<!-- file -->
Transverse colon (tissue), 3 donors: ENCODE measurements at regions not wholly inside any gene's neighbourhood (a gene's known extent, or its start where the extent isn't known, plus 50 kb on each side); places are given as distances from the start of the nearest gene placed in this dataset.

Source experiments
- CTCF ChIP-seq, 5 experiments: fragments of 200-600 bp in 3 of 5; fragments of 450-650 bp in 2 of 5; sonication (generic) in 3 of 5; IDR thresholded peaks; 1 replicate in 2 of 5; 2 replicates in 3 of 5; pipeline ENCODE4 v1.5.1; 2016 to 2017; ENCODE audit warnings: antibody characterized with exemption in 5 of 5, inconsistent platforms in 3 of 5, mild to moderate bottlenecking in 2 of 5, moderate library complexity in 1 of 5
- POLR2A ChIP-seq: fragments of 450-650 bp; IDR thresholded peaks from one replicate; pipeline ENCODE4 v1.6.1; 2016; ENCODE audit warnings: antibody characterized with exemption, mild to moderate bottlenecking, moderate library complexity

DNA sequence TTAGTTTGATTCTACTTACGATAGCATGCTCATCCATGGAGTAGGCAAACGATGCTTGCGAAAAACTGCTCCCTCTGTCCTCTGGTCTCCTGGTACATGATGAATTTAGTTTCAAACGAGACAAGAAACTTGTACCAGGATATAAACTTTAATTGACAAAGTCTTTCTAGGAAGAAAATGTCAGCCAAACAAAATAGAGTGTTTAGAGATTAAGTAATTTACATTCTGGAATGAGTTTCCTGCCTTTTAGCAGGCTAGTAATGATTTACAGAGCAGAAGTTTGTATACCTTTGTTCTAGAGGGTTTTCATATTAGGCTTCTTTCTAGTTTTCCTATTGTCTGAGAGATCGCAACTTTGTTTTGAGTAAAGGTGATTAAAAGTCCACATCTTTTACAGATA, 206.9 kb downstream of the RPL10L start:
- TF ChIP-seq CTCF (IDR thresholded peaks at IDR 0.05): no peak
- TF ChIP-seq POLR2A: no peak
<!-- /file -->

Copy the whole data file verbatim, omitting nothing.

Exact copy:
Transverse colon (tissue), 3 donors: ENCODE measurements at regions not wholly inside any gene's neighbourhood (a gene's known extent, or its start where the extent isn't known, plus 50 kb on each side); places are given as distances from the start of the nearest gene placed in this dataset.

Source experiments
- CTCF ChIP-seq, 5 experiments: fragments of 200-600 bp in 3 of 5; fragments of 450-650 bp in 2 of 5; sonication (generic) in 3 of 5; IDR thresholded peaks; 1 replicate in 2 of 5; 2 replicates in 3 of 5; pipeline ENCODE4 v1.5.1; 2016 to 2017; ENCODE audit warnings: antibody characterized with exemption in 5 of 5, inconsistent platforms in 3 of 5, mild to moderate bottlenecking in 2 of 5, moderate library complexity in 1 of 5
- POLR2A ChIP-seq: fragments of 450-650 bp; IDR thresholded peaks from one replicate; pipeline ENCODE4 v1.6.1; 2016; ENCODE audit warnings: antibody characterized with exemption, mild to moderate bottlenecking, moderate library complexity

DNA sequence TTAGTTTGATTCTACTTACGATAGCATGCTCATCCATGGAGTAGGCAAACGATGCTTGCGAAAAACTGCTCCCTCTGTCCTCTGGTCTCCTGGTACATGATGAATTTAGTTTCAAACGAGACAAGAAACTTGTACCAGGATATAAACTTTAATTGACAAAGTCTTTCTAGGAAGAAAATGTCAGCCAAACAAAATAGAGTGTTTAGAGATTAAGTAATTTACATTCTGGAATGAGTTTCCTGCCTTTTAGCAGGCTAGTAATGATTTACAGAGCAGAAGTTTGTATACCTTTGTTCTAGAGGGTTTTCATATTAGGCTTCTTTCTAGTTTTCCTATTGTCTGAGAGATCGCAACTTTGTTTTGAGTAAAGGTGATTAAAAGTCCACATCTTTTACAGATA, 206.9 kb downstream of the RPL10L start:
- TF ChIP-seq CTCF (IDR thresholded peaks at IDR 0.05): no peak
- TF ChIP-seq POLR2A: no peak